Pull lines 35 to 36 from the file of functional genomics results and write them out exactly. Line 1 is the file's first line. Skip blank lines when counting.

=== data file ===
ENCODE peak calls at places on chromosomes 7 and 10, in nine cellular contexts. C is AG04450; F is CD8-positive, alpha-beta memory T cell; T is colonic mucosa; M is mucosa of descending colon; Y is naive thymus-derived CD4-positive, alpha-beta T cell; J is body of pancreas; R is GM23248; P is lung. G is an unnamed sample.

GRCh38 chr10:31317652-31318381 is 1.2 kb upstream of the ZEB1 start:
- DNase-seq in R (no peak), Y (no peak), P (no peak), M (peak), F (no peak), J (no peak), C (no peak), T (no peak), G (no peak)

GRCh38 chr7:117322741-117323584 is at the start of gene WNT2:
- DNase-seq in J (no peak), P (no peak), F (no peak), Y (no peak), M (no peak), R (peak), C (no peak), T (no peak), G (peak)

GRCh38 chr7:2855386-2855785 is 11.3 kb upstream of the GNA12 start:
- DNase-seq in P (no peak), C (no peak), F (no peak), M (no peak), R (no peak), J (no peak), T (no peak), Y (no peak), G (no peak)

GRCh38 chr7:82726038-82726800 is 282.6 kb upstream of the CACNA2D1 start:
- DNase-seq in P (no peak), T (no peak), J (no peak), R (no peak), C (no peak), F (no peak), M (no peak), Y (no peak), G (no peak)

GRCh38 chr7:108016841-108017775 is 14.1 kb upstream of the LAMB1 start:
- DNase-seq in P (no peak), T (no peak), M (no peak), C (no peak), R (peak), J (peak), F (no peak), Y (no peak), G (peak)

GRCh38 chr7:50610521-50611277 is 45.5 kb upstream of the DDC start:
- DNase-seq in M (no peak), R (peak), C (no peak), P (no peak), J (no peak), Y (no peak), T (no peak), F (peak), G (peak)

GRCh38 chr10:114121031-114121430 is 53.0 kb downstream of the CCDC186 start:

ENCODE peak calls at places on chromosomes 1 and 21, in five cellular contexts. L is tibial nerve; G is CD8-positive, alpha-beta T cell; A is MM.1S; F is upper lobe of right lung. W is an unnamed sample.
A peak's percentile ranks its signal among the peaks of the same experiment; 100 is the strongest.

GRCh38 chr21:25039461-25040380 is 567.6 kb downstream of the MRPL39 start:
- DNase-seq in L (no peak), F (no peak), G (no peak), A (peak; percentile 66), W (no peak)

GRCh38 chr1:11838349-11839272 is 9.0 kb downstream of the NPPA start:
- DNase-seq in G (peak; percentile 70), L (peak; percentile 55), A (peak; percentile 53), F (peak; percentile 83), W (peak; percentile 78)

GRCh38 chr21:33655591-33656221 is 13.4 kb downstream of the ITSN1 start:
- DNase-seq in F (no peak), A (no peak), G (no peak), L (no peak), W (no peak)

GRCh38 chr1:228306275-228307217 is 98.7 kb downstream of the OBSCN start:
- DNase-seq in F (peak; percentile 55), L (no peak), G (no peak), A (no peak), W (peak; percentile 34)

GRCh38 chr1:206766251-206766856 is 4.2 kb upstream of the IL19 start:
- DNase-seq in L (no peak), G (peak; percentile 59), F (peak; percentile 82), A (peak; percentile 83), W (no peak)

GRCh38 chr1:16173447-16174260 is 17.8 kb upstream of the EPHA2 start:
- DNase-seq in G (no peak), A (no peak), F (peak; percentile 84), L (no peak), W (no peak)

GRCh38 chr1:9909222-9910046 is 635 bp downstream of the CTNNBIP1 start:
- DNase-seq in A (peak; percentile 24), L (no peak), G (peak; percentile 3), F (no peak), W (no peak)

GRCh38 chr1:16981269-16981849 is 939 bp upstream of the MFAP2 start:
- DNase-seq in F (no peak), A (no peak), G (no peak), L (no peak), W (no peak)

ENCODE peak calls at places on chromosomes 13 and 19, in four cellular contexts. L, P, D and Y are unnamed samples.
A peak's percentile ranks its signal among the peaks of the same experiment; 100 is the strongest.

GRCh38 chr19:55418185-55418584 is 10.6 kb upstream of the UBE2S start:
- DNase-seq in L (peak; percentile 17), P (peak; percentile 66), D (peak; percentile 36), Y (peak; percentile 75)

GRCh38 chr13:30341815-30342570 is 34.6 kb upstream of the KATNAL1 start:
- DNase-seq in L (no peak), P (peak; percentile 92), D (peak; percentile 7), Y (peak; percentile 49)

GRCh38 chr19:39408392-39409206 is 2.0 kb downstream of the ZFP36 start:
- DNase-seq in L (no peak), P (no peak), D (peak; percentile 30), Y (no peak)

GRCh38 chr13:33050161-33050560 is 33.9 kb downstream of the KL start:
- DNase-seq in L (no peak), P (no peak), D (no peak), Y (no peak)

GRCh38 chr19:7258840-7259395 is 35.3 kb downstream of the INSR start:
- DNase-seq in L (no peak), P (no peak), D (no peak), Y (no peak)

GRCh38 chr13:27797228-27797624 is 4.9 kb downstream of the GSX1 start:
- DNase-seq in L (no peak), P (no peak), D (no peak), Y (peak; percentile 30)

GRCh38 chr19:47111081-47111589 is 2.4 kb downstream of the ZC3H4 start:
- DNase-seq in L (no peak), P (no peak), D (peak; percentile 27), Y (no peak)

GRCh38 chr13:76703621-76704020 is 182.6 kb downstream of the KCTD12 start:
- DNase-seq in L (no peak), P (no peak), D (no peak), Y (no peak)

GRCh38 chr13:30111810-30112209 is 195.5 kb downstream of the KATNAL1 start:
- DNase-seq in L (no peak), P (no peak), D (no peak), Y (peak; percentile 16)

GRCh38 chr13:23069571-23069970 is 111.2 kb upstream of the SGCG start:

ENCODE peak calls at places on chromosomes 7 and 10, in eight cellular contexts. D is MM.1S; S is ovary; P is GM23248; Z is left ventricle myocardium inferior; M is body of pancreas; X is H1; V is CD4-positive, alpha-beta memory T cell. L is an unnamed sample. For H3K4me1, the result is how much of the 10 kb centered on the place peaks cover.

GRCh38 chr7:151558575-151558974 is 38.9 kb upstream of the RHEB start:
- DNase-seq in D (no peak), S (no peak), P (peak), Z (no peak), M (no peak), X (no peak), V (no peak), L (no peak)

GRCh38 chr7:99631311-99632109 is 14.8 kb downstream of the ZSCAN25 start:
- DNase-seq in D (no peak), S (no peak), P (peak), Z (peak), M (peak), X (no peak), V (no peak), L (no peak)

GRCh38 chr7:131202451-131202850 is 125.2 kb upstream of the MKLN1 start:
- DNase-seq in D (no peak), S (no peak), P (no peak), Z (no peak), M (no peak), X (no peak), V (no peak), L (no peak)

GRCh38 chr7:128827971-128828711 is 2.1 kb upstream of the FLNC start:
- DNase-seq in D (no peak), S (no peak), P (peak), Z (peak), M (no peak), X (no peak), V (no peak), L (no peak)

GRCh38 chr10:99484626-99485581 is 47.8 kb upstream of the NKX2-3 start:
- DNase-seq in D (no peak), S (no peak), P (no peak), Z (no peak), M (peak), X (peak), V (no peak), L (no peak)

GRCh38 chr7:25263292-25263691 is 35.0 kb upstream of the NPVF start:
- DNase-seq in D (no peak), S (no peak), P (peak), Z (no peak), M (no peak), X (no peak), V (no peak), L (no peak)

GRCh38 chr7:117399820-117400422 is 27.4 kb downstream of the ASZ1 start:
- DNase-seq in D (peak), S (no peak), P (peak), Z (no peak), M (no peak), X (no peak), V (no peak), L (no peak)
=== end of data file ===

GRCh38 chr19:55418185-55418584 is 10.6 kb upstream of the UBE2S start:
- DNase-seq in L (peak; percentile 17), P (peak; percentile 66), D (peak; percentile 36), Y (peak; percentile 75)